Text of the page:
Banal Nationalism

In a multicultural classroom, the national boundaries may dissolve very quickly. Only if everyone understood that we all have some personal identifications to our national structures and our national culture. And one should not judge others for such identifications. Individually students and teachers may have a personal identification with their own national identity. Because of which students may or may not be comfortable discussing a few things about their nation in the classroom. It might be a reason for someone to judge. As a teacher, my own reflection on my own identity and my own process of identification of my national identity may help me to understand this process. Also, this stops me from over judging the students.  The challenge is to keep these identifications under control in a classroom setting. As a teacher, I need to be even more responsible for the classroom teaching to ensure learning beyond the national boundaries.

 

As a teacher, I try to use the multicultural classroom to my benefit. Especially during the discussions, I encourage students to share examples from their own countries. For example, once I was mentioning about car sharing model in Germany to explain boundaries of Life Cycle Assessment (LCA). There were some exchange students from Germany in the class who started smiling. They immediately identified the phenomena and were happy to explain the phenomena to the rest of the class. This encouraged active participation in the class. Students identify with examples that are local to their nation. But sometimes student associate shame and stigma with specific examples from a certain region. For example, a student from India may find it very difficult to explain child labor or cases related to social injustice. As a teacher I need to understand these tensions and awkwardness around specific example in the class.  I need to handle it in a more relaxed way providing them some context and why it is necessary to know about that example with some positive twist.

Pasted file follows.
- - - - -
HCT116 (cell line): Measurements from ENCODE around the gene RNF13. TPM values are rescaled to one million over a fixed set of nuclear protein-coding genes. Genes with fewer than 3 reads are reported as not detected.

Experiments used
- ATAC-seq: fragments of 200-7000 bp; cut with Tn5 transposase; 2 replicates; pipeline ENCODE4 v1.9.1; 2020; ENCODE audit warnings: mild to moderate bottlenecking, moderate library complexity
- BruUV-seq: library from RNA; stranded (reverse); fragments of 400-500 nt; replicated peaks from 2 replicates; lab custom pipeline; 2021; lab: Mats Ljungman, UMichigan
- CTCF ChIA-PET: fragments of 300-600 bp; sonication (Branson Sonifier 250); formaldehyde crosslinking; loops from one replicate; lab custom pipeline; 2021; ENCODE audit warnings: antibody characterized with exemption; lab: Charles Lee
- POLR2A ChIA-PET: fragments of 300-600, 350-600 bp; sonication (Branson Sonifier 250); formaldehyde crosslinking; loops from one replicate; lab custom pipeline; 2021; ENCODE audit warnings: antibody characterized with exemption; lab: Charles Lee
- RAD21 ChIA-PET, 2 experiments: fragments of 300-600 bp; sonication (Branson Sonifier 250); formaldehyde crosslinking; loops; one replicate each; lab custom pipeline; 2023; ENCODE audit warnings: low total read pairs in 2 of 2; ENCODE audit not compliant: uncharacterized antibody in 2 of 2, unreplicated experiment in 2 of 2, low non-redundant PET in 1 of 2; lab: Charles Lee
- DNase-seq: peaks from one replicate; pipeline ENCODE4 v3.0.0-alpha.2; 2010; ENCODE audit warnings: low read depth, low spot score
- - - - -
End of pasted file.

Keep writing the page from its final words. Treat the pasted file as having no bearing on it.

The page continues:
The aim was to write about my practical experience with Banal nationalism. But I suppose this more of my personal thoughts about the situation when one has to deal with banal nationalism.

Reflection on EMI teaching

A couple of weeks back I along with Dr. Marjo Siltaoja taught a course about – Managing a green organization. Marjo was teaching about the leadership and human issues, while I was teaching the environmental management systems (EMS) and practical aspects of implementing a green strategy in an organization. Leadership and human issues were taught first, and then I introduced the class with the EMS.

The teaching material included EMS standards (EMAS standards and ISO 14001 standards, GRI indicators) and PowerPoint slides.

One of the significant challenges for me during the course was not to make it a monologue. As the guidelines are of hundreds of pages and explaining them can be very mechanical or robotic in nature. I was teaching this for the first time, I was very tensed about how to deal with this situation. As a student, I never enjoyed monologues and non-stop instructions.

Another challenge was to relate all that I was teaching with what Marjo had already explained in the class.